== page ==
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In a city of never-ending change constant flattening of character and traditional beauty, of the loss of texture as churches and cultures vanish to make way for condos, ethnic enclaves make way for condos, and multi-generational businesses shutter to make way for condos,  it is nice to see an institution such as the elevated rail get a second lease on life not as condos… even if surrounding this parkway in the sky are new and ever growing battalions of … structures built to house foreign investors and whatever wealthy the city can attract.

Walking this pathway still has a magic that cannot be properly plotted on a map.  A simple path, true we could have walked sun bleached 11th avenue or gone to the newly created park on the West Side Highway, been ever closer to the Hudson River, but this place is apart from the city and yet wanders through these buildings, a few dating back to the industrial time of the American Century and most growing up to touch the sky in the New American Normal of frosted concept towers and soon-to-be finished international investment instrument.

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The grass blows in the wind as the sun sets.  The lights come on and the security guard wheels by.  Everyone on this path is happy.  They smile and selfie with gusto.  The flowers are planted among rails and sleepers realigned and re-imagined by an army of Art Skool Kids and industrial designers and New Urbanists who wear only linen and listen only to David Byrne’s world music phase and perhaps a little Enya when no one is looking.  The elevated railway no longer carries products and produce and handmade-factory-parts, the raw materials of Empire and the finished products of Capital, but is a creative and partially-digital public space where blah blah blah blah-d blah blah can somethingsomethingsomething and in linen and with David Byrne [world music phase], those who can afford those little $20 drinks and who balk at the thought of blood and gore today just in time for sunset flock to a place where animals were once hacked apart in rude and dripping pieces but now we sit on a bench designed to remind us of an industrial age now gone [in this country at least] and create those clean lines the wealthy pay a lot for and the condos growing up along the Highline fit in with this ethos.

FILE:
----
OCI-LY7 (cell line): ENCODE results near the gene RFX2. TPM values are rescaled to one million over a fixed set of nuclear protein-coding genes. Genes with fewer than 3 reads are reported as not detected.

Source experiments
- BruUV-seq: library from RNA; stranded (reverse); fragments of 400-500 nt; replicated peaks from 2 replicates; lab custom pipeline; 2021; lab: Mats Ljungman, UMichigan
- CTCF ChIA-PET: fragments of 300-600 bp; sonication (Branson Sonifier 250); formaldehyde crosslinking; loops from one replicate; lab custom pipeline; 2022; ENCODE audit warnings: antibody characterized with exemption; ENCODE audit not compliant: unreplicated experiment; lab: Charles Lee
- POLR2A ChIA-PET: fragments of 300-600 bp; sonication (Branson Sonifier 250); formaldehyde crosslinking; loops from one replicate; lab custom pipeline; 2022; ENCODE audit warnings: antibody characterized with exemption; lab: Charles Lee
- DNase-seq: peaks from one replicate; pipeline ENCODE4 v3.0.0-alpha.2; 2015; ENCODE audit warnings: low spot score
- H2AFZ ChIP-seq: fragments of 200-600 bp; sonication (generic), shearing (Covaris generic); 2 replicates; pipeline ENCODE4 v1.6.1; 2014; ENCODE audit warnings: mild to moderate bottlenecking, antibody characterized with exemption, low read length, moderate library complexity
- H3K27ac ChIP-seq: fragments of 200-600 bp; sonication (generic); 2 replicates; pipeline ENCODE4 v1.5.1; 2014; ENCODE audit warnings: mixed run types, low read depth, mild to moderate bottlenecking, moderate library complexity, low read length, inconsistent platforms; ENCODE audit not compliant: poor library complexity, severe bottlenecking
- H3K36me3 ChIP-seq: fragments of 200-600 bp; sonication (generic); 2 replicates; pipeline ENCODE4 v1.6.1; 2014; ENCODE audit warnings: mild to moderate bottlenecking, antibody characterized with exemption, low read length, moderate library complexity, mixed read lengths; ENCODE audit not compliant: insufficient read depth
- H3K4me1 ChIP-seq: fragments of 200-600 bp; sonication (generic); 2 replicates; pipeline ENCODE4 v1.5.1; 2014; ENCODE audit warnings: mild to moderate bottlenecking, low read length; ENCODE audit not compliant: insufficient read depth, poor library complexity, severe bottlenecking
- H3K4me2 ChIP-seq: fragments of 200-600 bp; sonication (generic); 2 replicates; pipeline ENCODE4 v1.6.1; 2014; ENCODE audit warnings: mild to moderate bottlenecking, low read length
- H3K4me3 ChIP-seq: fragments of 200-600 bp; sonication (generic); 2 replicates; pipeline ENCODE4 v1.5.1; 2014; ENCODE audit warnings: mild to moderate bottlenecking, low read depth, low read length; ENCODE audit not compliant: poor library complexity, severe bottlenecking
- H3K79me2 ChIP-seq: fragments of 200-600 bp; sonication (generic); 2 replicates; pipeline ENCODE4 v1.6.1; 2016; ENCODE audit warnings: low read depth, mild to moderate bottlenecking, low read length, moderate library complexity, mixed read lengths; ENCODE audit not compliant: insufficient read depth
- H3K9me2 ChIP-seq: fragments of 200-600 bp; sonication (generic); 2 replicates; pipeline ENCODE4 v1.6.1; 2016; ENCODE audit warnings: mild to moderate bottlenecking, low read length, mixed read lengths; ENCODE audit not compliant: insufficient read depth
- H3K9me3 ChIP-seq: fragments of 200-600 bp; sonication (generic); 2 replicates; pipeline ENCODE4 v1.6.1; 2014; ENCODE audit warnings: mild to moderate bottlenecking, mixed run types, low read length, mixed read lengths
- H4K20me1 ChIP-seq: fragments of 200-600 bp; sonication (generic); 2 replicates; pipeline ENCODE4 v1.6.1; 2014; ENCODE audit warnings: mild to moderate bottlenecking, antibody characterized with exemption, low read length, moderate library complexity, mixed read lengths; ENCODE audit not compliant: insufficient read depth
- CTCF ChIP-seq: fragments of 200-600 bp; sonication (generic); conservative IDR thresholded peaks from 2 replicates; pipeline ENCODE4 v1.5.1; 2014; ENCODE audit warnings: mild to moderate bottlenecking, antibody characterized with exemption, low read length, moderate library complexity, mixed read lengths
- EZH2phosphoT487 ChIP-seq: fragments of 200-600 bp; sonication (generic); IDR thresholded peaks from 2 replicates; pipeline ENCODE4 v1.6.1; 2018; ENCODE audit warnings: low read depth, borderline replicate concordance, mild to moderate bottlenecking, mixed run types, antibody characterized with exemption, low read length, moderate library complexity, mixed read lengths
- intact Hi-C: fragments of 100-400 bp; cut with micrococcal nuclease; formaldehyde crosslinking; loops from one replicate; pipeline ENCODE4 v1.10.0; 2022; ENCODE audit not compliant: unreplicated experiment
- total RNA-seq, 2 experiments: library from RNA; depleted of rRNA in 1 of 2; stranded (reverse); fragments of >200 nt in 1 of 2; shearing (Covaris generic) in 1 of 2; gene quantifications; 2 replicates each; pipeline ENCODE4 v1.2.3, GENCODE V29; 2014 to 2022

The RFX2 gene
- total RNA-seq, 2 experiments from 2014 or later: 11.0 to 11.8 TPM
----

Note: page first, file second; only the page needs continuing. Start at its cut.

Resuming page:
In a city that is more and more expensive, this free thing is here.  All this greenery and references to blood, sweat, and tear is here for us.  Until perhaps one day there is an entry fee….

photo 1Editor’s Note: as this is an attempt at a post a day, Imperfections are an indication of authenticity.